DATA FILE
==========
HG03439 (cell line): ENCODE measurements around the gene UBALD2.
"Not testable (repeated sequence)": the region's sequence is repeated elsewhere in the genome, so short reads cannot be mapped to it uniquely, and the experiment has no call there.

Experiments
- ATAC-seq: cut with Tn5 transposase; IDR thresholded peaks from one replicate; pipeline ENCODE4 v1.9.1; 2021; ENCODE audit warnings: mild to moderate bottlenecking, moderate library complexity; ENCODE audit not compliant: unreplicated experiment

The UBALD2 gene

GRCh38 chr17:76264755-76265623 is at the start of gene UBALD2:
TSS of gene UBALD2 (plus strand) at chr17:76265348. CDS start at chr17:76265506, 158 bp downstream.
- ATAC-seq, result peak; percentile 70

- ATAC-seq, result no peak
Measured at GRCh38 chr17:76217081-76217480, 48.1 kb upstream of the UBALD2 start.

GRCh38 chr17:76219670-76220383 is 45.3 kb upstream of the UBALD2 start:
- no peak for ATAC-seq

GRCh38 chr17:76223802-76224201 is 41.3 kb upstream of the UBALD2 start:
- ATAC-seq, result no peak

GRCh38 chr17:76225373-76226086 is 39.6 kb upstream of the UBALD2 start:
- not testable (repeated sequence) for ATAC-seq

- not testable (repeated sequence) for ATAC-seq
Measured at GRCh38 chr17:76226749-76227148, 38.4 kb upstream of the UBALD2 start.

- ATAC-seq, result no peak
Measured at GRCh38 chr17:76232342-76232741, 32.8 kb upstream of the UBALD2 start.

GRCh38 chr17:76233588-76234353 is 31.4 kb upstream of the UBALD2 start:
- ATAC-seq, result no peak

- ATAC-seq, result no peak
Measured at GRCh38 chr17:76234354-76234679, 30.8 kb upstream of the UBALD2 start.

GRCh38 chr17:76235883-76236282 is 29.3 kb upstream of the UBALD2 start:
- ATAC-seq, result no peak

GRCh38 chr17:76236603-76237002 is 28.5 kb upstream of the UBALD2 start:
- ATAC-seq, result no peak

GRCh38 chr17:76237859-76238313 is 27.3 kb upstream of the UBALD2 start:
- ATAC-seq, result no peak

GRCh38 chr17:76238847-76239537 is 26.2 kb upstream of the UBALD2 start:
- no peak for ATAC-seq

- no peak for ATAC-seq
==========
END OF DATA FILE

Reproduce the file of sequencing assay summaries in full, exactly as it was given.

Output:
HG03439 (cell line): ENCODE measurements around the gene UBALD2.
"Not testable (repeated sequence)": the region's sequence is repeated elsewhere in the genome, so short reads cannot be mapped to it uniquely, and the experiment has no call there.

Experiments
- ATAC-seq: cut with Tn5 transposase; IDR thresholded peaks from one replicate; pipeline ENCODE4 v1.9.1; 2021; ENCODE audit warnings: mild to moderate bottlenecking, moderate library complexity; ENCODE audit not compliant: unreplicated experiment

The UBALD2 gene

GRCh38 chr17:76264755-76265623 is at the start of gene UBALD2:
TSS of gene UBALD2 (plus strand) at chr17:76265348. CDS start at chr17:76265506, 158 bp downstream.
- ATAC-seq, result peak; percentile 70

- ATAC-seq, result no peak
Measured at GRCh38 chr17:76217081-76217480, 48.1 kb upstream of the UBALD2 start.

GRCh38 chr17:76219670-76220383 is 45.3 kb upstream of the UBALD2 start:
- no peak for ATAC-seq

GRCh38 chr17:76223802-76224201 is 41.3 kb upstream of the UBALD2 start:
- ATAC-seq, result no peak

GRCh38 chr17:76225373-76226086 is 39.6 kb upstream of the UBALD2 start:
- not testable (repeated sequence) for ATAC-seq

- not testable (repeated sequence) for ATAC-seq
Measured at GRCh38 chr17:76226749-76227148, 38.4 kb upstream of the UBALD2 start.

- ATAC-seq, result no peak
Measured at GRCh38 chr17:76232342-76232741, 32.8 kb upstream of the UBALD2 start.

GRCh38 chr17:76233588-76234353 is 31.4 kb upstream of the UBALD2 start:
- ATAC-seq, result no peak

- ATAC-seq, result no peak
Measured at GRCh38 chr17:76234354-76234679, 30.8 kb upstream of the UBALD2 start.

GRCh38 chr17:76235883-76236282 is 29.3 kb upstream of the UBALD2 start:
- ATAC-seq, result no peak

GRCh38 chr17:76236603-76237002 is 28.5 kb upstream of the UBALD2 start:
- ATAC-seq, result no peak

GRCh38 chr17:76237859-76238313 is 27.3 kb upstream of the UBALD2 start:
- ATAC-seq, result no peak

GRCh38 chr17:76238847-76239537 is 26.2 kb upstream of the UBALD2 start:
- no peak for ATAC-seq

- no peak for ATAC-seq